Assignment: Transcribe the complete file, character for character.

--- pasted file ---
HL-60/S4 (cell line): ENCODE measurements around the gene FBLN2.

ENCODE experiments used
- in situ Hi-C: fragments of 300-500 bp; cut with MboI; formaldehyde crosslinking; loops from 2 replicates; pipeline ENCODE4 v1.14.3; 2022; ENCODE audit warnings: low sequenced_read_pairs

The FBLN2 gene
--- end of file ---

HL-60/S4 (cell line): ENCODE measurements around the gene FBLN2.

ENCODE experiments used
- in situ Hi-C: fragments of 300-500 bp; cut with MboI; formaldehyde crosslinking; loops from 2 replicates; pipeline ENCODE4 v1.14.3; 2022; ENCODE audit warnings: low sequenced_read_pairs

The FBLN2 gene